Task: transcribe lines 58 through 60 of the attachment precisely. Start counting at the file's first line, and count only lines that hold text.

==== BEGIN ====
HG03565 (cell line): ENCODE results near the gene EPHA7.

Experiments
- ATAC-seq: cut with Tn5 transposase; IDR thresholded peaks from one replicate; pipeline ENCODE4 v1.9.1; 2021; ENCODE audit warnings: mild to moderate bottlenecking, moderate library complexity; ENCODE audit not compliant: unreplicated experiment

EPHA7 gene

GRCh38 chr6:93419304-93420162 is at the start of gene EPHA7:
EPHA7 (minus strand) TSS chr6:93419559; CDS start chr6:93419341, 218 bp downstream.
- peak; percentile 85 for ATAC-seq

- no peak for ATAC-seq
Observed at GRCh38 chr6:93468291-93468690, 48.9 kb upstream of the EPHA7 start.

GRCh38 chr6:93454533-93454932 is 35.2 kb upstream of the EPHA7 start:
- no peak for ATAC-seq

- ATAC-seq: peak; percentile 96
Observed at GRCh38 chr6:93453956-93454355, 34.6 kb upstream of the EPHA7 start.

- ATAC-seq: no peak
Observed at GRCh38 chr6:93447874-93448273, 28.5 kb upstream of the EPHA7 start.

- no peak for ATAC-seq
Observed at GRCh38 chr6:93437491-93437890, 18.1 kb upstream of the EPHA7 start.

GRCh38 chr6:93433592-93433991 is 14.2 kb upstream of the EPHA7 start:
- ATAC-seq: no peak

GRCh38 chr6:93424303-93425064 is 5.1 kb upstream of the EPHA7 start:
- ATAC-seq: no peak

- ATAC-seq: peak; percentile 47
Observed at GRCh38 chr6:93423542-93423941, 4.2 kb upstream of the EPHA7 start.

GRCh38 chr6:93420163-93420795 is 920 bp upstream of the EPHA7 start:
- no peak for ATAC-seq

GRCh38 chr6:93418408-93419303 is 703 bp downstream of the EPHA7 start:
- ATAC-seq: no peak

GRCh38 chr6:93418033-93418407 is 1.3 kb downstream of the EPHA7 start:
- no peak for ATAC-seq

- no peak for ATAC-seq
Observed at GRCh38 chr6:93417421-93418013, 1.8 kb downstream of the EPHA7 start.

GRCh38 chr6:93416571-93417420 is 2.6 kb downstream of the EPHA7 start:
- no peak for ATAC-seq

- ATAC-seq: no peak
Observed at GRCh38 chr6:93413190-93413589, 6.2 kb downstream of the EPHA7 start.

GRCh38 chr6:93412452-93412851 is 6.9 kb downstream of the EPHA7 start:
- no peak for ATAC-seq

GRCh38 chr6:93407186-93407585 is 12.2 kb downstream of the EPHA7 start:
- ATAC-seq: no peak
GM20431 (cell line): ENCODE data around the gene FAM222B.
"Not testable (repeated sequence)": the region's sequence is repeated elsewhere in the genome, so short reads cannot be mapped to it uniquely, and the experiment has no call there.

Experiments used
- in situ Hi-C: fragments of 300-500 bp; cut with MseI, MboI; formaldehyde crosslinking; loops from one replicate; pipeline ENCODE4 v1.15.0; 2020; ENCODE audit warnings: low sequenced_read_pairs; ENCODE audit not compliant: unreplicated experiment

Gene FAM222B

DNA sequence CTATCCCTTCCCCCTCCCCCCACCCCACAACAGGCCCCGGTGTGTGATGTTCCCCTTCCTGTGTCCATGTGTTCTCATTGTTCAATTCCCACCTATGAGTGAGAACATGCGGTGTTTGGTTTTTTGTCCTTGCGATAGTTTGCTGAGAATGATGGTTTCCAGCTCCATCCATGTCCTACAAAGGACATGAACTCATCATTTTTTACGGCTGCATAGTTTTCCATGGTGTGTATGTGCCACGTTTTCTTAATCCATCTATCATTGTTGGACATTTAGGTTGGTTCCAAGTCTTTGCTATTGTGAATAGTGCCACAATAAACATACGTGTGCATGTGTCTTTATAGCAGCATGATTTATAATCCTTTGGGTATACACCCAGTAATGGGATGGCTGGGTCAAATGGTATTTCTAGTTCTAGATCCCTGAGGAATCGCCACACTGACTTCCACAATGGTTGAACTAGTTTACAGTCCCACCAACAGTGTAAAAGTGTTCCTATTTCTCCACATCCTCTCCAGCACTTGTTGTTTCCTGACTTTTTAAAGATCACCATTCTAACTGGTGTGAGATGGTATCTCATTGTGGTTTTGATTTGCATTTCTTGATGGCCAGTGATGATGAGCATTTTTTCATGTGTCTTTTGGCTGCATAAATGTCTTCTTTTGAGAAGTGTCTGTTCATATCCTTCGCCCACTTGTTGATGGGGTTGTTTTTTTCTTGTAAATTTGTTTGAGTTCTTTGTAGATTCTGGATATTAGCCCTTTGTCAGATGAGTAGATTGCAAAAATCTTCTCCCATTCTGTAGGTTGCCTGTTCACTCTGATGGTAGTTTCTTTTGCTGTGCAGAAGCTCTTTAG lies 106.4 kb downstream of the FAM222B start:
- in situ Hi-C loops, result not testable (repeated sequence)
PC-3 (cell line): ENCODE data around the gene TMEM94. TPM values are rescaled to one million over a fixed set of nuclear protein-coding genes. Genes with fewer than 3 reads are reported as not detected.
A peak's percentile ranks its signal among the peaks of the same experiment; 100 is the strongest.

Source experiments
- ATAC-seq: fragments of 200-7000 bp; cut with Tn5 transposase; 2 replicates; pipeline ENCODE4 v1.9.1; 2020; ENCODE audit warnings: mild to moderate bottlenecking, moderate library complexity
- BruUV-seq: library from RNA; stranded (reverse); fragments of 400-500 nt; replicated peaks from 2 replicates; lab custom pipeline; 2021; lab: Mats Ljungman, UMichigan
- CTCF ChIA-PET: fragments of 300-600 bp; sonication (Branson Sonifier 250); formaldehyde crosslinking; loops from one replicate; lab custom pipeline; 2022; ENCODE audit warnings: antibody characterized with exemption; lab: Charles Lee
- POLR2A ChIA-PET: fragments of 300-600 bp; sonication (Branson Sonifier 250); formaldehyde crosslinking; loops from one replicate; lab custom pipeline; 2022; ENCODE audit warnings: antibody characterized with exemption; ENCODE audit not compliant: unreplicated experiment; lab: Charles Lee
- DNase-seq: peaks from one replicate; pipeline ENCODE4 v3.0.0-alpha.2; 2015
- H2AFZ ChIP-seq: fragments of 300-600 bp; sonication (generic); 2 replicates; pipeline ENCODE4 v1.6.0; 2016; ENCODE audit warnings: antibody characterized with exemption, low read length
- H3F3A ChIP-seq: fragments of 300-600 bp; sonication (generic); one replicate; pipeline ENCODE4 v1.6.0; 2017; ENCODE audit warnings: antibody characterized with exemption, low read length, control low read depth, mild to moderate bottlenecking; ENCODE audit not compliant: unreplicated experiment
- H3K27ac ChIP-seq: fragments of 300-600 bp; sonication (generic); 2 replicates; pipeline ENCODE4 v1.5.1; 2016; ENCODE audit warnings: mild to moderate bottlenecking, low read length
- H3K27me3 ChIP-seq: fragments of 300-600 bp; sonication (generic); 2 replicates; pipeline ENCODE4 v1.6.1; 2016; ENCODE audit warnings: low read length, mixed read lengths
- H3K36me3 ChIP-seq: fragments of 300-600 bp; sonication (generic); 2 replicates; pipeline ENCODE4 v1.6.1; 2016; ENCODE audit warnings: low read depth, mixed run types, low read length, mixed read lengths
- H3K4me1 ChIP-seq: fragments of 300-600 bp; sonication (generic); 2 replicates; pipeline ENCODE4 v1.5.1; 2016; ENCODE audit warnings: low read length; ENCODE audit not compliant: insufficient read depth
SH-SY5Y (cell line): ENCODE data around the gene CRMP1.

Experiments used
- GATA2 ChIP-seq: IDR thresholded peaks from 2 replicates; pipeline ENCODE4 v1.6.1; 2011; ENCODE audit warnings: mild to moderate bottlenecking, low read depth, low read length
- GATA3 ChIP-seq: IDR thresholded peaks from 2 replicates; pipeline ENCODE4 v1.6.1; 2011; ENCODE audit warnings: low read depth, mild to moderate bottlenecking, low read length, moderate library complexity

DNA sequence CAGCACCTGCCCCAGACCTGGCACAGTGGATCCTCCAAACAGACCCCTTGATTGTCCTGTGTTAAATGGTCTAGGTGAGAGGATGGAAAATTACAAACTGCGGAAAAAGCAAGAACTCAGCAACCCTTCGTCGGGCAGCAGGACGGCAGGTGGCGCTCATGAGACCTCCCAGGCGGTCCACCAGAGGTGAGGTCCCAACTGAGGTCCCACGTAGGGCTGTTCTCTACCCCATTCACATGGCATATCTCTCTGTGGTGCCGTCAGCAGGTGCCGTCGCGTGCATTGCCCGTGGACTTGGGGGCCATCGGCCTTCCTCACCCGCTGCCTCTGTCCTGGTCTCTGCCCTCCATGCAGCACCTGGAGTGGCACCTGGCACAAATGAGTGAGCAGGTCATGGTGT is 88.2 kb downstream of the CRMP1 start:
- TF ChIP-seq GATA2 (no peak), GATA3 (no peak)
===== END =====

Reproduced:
- H3K27me3 ChIP-seq: fragments of 300-600 bp; sonication (generic); 2 replicates; pipeline ENCODE4 v1.6.1; 2016; ENCODE audit warnings: low read length, mixed read lengths
- H3K36me3 ChIP-seq: fragments of 300-600 bp; sonication (generic); 2 replicates; pipeline ENCODE4 v1.6.1; 2016; ENCODE audit warnings: low read depth, mixed run types, low read length, mixed read lengths
- H3K4me1 ChIP-seq: fragments of 300-600 bp; sonication (generic); 2 replicates; pipeline ENCODE4 v1.5.1; 2016; ENCODE audit warnings: low read length; ENCODE audit not compliant: insufficient read depth